A Prince Among Us: 'Behind the Blinds' Speaks With Harrison - Harrison Osterfield Archives Harrison Osterfield Archives


Behind the Blinds posted their feature on Harrison! You can read the entire article below, sourced from their website.


The cat is ready to interview you now, Mr. Osterfield.
Love that. Those are the best Zoom meetings, when you’ve got a dog or a cat in the background. I will warn you, that’s where all my attention will go.

We’re about to be locked down again in Paris. How’re things for you in London?
I’m in my flat in South London, and I feel like I’ve gone through every lockdown activity there is to do. Baking classes, yoga classes, zoom cocktail classes – I feel like I’ve done it all. I’m lucky that I have a bit of space so I can exercise outside a bit.

What’s your forte then?
Definitely not the baking. I’ve tried that a couple of times and it hasn’t turned out too well. So I’d say the cocktail making, but I can’t really remember them.

They must have been good then. Maybe ask Sherlock Holmes to give you a hand at sleuthing what they were?
A key part of investigation is remembering things, yeah. And I struggle at that. (Laughs.) So I’m glad I’m play acting it and not having to do it in real life.

So why become one of the Irregulars?
Sherlock is really at the lowest of the low, and he’s a shell of the man he once was. He can’t solve these crimes that he once could. So out of necessity, Dr. Watson really turned to these five kids who get thrust into a series of investigations. They, or rather we, start taking on these sort of investigations and crimes, and start to realize that something much more sinister and possibly darker is going on. It’s a very different Sherlock to the one that we’ve seen before. Our showrunner, Tom Bidwell, has done an amazing job of taking the may four or five lines out of Arthur Conan Doyle’s work that mention the Baker Street Irregulars and create this eight-hour episodic extravaganza.

And if that wasn’t an excellent lockdown activity on his part, I don’t know what is.
Yeah, exactly. I wish I could do that. I’ve just been messing up baking every day.

At least you went from baking to Baker Street.
I will say that. That is a very good connection. I should have run with that.

You mentioned you’d be the posh kid of the Irregulars. How posh are we talking?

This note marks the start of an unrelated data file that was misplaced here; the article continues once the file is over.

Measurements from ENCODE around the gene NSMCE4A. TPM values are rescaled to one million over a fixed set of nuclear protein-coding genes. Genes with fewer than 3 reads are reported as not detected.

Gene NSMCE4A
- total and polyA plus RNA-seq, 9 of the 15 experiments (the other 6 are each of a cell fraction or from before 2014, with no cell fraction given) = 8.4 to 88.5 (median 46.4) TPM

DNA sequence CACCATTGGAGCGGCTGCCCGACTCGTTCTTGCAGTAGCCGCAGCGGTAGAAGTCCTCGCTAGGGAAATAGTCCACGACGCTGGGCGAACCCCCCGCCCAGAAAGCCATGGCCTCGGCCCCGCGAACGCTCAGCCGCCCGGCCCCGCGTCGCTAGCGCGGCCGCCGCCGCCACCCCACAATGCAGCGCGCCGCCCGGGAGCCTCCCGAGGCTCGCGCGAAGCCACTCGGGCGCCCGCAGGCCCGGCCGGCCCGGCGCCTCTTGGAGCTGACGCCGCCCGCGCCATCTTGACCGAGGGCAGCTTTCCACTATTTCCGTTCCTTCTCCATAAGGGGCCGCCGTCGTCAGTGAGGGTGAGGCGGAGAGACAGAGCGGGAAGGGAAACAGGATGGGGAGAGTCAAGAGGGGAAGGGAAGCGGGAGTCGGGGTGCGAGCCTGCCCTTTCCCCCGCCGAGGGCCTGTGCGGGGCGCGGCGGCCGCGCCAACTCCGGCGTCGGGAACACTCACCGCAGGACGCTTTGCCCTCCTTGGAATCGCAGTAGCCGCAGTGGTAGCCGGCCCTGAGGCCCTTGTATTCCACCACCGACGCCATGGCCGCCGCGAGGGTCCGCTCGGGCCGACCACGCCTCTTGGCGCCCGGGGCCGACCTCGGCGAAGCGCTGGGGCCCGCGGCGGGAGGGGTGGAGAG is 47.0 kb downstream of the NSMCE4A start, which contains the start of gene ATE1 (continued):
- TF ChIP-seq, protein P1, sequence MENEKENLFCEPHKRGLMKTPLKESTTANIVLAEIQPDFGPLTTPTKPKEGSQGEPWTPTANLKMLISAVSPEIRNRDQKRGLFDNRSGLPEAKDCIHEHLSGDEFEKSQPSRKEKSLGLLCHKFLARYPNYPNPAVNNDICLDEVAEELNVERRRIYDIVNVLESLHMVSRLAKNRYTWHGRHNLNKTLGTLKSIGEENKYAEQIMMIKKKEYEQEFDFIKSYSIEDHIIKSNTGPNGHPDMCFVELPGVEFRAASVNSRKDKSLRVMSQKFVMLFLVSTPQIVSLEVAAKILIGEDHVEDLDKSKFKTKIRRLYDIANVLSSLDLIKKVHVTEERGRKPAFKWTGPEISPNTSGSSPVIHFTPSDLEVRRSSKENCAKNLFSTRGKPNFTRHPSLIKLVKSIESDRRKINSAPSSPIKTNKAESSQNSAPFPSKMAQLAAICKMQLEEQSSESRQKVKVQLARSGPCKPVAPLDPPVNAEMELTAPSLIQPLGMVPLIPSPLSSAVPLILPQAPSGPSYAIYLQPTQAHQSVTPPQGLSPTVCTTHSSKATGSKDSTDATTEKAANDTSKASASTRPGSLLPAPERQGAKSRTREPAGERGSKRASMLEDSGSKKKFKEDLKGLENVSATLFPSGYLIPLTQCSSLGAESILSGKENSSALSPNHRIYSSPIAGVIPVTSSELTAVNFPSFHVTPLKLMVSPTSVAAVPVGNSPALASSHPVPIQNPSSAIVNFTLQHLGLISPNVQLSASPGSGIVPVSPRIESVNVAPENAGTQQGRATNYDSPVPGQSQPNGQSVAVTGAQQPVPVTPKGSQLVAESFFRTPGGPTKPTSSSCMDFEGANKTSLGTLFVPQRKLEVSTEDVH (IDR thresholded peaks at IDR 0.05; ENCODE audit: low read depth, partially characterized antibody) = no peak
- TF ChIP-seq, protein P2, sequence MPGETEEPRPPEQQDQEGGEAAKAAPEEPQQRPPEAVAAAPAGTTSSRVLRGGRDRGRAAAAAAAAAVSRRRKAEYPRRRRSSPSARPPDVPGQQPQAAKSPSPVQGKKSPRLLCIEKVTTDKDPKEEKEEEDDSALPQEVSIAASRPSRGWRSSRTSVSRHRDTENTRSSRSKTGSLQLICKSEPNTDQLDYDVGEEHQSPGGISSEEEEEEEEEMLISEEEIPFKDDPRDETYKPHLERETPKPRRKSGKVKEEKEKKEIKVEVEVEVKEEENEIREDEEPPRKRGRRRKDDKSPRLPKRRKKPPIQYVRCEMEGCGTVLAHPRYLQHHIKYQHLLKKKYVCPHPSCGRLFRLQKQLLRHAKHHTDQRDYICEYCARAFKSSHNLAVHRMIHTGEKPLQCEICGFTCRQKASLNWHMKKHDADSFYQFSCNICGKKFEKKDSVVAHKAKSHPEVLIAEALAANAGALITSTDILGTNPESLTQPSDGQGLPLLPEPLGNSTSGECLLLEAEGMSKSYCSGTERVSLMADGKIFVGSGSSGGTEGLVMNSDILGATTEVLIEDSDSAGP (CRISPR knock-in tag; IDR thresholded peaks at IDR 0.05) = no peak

Not just posh. He’s actually a prince of England, Queen Victoria’s youngest son. And in the first episode, he decides not to tell the other regulars that he is a prince. And I think that’s because he wants to sort of be accepted as a normal teenager and not have these things that have been held holding him back his whole life.

And let me guess: he has a gorgeous American actress wife in his future.
(Laughs.) Yeah, probably. Leo’s been kept in his room at Buckingham Palace for 17 years of his life, so he doesn’t really have any friends his own age. So that’s why he wants to experience London and on his very first outing, he encounters the other Irregulars.

What about you? How posh are you in real life? Do you know your fish knife from your butter knife?
I definitely fell into that sort of princely thing quite quickly. My first day on set, I put on this incredible princely royal attire and just went “yeah, this is for me.” (Laughs.) In real life, I’m pretty posh but when I read the script and saw how well-mannered and well-spoken he was, I started taking notes whenever I spent time with my granddad, who is just the most perfect man in terms of being well-spoken and perfectly mannered. I can’t wait for lockdown to end, so I can take up the curry night tradition I have with him and one of my cousins.

So how’re you occupying your time until curry’s on the menu again?
At the moment, I’m gearing up for the release of the Irregulars. It’s been a very big part of my life for the last two years. But as an actor, you have long stretches of time where you’re between roles, so I’ve set up a sustainable marketing company with some of my school friends.

It’s called Addvert, with the double D. You see the #ad hashtag on social media? Well, this is about going the extra mile to ensure the profits are going to charity or that the product we are supporting is a genuinely sustainable one, not just something that’s been greenwashed. We work on fundraisers for charities that we support or doing campaigns for sustainable products online or projects promoting mental health. It’s been really rewarding and fun.

What’s the product that we should all be paying attention to, then?
An amazing search engine called Ecosia. It’s very similar to Google, except that each search contributes to getting trees planted in Madagascar and South America. It’s quite an easy thing to put into your life and the benefits are there. So we’ve got quite a few projects like these coming up. They’re all under wraps at the moment, but I’m excited for the future.

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